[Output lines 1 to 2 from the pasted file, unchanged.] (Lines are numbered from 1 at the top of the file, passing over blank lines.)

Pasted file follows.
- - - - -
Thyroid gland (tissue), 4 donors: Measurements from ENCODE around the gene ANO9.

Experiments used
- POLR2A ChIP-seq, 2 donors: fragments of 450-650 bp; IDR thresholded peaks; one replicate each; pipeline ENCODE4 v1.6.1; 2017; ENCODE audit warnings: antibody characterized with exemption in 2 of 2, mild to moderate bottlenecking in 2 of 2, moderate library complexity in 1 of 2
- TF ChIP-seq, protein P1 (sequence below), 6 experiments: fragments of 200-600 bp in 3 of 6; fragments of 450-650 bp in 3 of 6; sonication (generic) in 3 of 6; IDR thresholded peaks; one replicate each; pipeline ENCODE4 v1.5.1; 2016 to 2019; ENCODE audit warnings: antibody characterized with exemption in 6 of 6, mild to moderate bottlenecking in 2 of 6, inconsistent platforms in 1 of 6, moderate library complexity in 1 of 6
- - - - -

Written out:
Thyroid gland (tissue), 4 donors: Measurements from ENCODE around the gene ANO9.

Experiments used